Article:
Also, this. An industry that produces a synthetic liquid fuel can preferentially use a peak energy. I think we need to explore this idea more. For example, imagine collecting piles of recycled aluminum at a plant that uses great amounts of electricity to melt it down and turn it into ingots for industrial use. The entire plant could be designed to operate on demand and only now and then, when there happens to be piles of extra electricity in a clean-energy rich energy ecosystem, perhaps because it is sunny and windy and other demands happen to be low. The employment structure of the plant would also be designed to do this, drawing on-call workers off of other activities to run the plant. This would essentially amount to carrying out a high energy demand industrial task with free energy. Well, a sun/air/water liquid fuel system could work this way as well. This idea has not gone un-thought:
…Paul Kenis, a solar fuels researcher at the University of Illinois, Urbana-Champaign, argues that the broad penetration of solar and wind power offers hope. Denmark, for example, already produces some 30% of its electricity from wind farms and is on pace to reach 50% by 2020. On a particularly blustery day in July, the nation’s wind turbines generated as much as 140% of the country’s electrical requirements. The excess was sent to its neighbors, Germany, Norway, and Sweden. But the oversupply added to utilities’ fears that in times of peak renewable power production, the value of electricity could fall to zero or even below, as producers would have to pay others to take it so as not to damage their grid.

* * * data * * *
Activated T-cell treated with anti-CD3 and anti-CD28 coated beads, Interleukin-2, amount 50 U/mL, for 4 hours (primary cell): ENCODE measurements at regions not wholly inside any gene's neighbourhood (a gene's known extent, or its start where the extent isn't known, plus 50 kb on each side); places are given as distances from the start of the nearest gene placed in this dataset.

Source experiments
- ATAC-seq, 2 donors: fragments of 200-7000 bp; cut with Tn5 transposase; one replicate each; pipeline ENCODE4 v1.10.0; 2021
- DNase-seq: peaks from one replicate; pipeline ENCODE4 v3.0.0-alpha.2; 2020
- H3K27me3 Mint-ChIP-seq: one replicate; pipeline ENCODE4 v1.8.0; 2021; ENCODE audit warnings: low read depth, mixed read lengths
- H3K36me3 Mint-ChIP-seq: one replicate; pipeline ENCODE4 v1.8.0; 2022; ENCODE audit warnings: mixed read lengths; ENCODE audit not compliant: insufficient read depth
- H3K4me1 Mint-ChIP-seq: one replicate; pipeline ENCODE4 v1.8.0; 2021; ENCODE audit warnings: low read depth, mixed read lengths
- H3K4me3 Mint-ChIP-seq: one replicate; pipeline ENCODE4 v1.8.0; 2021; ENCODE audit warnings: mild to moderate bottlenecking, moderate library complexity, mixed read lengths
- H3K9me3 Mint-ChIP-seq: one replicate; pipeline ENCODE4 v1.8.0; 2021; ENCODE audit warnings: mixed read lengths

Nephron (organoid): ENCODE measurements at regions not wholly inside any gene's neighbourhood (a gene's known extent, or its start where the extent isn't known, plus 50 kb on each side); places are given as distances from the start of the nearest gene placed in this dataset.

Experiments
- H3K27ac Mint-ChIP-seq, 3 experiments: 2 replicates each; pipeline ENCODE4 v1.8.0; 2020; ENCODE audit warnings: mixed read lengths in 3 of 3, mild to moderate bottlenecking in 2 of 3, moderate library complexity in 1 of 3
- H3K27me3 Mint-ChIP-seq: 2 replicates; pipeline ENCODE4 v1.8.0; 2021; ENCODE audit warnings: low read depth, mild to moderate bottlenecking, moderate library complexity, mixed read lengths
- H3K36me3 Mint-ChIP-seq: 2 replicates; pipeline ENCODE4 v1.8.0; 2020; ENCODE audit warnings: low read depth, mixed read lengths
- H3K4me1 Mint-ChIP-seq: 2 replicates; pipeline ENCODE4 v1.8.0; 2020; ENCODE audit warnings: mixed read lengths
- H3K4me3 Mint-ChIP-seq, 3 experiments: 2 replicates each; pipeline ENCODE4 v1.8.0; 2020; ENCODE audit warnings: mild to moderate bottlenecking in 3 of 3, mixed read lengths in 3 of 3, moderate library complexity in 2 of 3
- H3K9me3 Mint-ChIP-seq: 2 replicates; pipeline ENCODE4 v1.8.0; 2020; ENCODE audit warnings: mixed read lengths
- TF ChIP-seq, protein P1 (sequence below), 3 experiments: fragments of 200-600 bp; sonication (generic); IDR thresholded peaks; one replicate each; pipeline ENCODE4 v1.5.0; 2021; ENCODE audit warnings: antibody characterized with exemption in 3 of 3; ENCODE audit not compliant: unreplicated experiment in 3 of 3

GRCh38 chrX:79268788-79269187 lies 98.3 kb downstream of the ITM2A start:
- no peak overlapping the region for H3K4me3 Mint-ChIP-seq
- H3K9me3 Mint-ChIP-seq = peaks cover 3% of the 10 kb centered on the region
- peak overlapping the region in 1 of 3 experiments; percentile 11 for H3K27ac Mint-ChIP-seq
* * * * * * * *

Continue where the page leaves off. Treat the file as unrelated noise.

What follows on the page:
That’s where solar fuel producers could stand to benefit, Kenis says: By absorbing that power and using it to make fuels and other commodities, they could essentially act as energy banks and perhaps earn some cash as well. For now, Kanan argues, it still makes the most economic sense simply to shunt excess renewable power into the grid, displacing fossil energy. But someday, if renewable power becomes widespread enough and the technology for making renewable fuels improves, we may be able to guzzle gas without guilt, knowing we are just burning sunlight.
Men and women are different, on average, in a number of ways. It all probably starts with who has the physiology to have babies and who doesn’t, and the differences spread out from there, affecting both the body and the mind. Decades of research show us that many of the body differences (but not all) are determined by developmental processes while many of the mind differences (but maybe not all) are determined by culture, but culture still has men and women as being different, so those differences tend to be persistent and predictable, on average.